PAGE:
Ceausescu - Back from the Dead
Two decades later, the former dictator of Romania is as popular as ever
One would hope that when a politician dies they would end up locked away in hell forever along with bankers, lawyers, and other like-minded souls. The scariest scenario one could imagine is that such individuals somehow rise from the depths of darkness to haunt us once again. Well in Romania, the country of Count Dracula, anything is possible.
Twenty one years after his death Romania once again is talking about Nicholae Ceausescu. His family succeeded in having his remains exhumed in July so as to verify that it's really him that lies buried in the Ghencea military cemetery in west Bucharest.
In December 1989 the dictator and his wife were executed, but the 20 years since then have embellished memories. As incredible at it may seem, a poll conducted after the exhumation revealed that 41% of Romanians today would once again vote for Ceausescu; moreover, half of those questioned felt that he was a good leader and that it was a mistake to ban the Communist Party. Meanwhile, some 87% have been following with interest the exhumation and its results; indeed, it has become one of the key themes of the summer.
Nicholae Ceausescu's daughter, Zoia Ceausescu, had initiated the process seven years ago and even sued the defence ministry in 2005, saying she had doubts that her parents were in the cemetery. She subsequently died of cancer the following year and her brother, Valentin Ceausescu, then took up the case.
There have been many myths over the years surrounding the final resting place of Ceausescu and his wife. Since official documents surrounding the burial of the executed couple don't exist (only an amateur video) and the names of two officers initially marked the graves, conspiracy theories naturally abounded. These range from the graves being empty to the bodies being spirited off by supporters and replaced by anonymous victims of Romania's anti-communist revolt. Much of the mystery surrounding the resting place of the ex-dictator and his wife also can be traced back to the fact that after their execution their bodies were briefly misplaced.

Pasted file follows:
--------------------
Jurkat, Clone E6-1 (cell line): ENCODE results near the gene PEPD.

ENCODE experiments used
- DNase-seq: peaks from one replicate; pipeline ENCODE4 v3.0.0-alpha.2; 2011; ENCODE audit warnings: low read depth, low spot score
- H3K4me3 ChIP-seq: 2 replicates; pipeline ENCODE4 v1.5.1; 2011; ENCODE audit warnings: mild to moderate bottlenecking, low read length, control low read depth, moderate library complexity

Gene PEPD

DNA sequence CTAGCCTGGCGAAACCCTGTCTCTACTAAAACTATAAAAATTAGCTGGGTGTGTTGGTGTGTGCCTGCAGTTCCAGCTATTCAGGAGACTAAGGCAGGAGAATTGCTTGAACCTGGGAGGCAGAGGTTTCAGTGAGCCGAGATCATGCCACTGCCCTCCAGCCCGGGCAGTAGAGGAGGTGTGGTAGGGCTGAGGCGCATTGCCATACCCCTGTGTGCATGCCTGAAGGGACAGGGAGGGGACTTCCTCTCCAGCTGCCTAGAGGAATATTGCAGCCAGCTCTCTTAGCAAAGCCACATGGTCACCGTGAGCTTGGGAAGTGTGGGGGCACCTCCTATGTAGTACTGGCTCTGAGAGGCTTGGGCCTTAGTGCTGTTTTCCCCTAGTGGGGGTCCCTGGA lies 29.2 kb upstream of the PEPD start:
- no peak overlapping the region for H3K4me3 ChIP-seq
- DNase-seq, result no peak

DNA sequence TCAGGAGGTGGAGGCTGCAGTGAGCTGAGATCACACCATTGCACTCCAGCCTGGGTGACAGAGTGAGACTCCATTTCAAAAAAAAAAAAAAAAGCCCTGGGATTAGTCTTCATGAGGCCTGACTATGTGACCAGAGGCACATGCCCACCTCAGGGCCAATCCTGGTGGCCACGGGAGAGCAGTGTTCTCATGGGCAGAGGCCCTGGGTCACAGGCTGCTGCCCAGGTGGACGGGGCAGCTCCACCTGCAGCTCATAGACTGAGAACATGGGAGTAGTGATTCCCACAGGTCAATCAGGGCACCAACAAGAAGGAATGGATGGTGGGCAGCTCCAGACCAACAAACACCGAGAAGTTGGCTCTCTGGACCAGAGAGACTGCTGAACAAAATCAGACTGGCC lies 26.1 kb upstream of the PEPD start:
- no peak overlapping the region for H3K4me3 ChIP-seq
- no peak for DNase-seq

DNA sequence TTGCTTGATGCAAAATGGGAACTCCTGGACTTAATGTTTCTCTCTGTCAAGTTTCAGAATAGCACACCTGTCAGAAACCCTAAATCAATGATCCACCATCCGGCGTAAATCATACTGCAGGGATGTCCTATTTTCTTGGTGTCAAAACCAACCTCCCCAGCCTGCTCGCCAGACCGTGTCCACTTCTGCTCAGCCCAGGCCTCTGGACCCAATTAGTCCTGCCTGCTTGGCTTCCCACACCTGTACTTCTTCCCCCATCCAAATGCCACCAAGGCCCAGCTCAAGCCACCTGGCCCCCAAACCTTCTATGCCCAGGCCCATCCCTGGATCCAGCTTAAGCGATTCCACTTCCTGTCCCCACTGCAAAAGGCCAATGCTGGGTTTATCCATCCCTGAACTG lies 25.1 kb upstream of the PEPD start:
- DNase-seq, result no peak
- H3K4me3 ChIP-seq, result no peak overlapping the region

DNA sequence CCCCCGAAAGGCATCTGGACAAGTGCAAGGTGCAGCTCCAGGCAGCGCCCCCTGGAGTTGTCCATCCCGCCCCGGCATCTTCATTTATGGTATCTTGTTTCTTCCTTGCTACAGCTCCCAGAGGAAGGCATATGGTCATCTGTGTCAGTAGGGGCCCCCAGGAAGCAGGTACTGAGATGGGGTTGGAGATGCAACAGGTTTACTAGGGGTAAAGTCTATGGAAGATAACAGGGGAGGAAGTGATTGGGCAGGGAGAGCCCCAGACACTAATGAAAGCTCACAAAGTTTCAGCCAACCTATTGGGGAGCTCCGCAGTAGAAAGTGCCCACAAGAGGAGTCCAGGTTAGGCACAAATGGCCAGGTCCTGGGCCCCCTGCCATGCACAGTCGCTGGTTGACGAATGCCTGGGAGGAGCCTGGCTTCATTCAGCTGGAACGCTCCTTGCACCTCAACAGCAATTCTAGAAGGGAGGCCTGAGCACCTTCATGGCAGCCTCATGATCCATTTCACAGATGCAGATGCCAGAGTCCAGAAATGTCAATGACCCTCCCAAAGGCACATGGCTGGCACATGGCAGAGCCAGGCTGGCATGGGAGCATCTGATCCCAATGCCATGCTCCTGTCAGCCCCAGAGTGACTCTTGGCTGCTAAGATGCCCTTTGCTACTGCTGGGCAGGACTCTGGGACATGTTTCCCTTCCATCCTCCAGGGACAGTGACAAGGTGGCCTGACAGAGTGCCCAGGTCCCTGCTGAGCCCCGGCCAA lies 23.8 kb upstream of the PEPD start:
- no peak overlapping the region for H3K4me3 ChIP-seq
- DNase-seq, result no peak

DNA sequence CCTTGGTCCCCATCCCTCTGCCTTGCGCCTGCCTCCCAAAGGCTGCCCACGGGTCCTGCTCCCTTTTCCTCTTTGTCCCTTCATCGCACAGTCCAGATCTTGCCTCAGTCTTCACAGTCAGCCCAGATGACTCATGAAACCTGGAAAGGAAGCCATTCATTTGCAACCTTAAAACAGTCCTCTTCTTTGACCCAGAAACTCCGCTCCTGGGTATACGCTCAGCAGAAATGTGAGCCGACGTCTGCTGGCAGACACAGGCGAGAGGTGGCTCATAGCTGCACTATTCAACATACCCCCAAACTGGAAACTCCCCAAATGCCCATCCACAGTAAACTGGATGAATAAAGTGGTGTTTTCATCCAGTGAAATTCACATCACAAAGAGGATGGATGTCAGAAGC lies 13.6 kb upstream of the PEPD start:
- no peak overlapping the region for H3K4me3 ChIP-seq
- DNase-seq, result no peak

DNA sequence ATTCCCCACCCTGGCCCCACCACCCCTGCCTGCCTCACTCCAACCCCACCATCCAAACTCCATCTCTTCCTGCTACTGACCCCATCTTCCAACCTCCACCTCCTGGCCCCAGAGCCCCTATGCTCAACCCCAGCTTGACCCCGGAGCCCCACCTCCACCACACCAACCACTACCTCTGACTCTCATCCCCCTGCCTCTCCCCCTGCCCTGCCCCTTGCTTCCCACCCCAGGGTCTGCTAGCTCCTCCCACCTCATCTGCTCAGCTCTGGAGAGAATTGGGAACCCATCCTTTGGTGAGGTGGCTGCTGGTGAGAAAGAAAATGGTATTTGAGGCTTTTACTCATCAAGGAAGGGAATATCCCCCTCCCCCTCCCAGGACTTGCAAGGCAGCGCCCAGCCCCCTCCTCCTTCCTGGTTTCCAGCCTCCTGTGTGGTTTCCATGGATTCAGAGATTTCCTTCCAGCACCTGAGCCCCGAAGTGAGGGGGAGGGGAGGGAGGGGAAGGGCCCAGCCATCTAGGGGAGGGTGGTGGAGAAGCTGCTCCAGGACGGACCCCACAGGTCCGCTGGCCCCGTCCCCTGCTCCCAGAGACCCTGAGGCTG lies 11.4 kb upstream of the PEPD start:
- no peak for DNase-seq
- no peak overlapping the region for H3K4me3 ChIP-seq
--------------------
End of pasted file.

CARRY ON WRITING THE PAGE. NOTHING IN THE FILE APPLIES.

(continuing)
Despite the exhumation's high profile officials aren't treating the matter as a top priority, thus it will take up to six months to scientifically determine the true identity of the remains. Even so, the exhumation has already provided some concrete results: for one, the graves aren't empty. Meanwhile the son-in-law of Ceausescu, Mircea Oprean, who witnessed the exhumation, saw a belt and hat worn by Ceausescu as well as a coat and bullet-ridden pants. From this he acknowledges that it was most likely the remains were that of the former dictator.
Rediscovering the so called "Golden Epoch" of Romania
There have always been those who look back with nostalgia and sentimentality to the rule of Ceausescu; every year hard-core followers bring flowers to his grave and light candles. Since the financial crisis and the introduction of austerity measures, however, there have been more and more people who have "rediscovered" the so called "Golden Epoch" of Romania under Ceausescu's rule. After twenty years it appears that many Romanians have forgotten about the terror and the fact that Ceausescu had introduced more drastic austerity measures than the ones now being imposed on Romania today. As one person recalls how life was a few days before the revolution: "five eggs per person per month, 100 grams of butter, half a kilogram of sugar, and half a liter of cooking oil. Half a loaf of bread per day, and six kilograms of meat per year - on May Day, on National Day in August, and on New Year."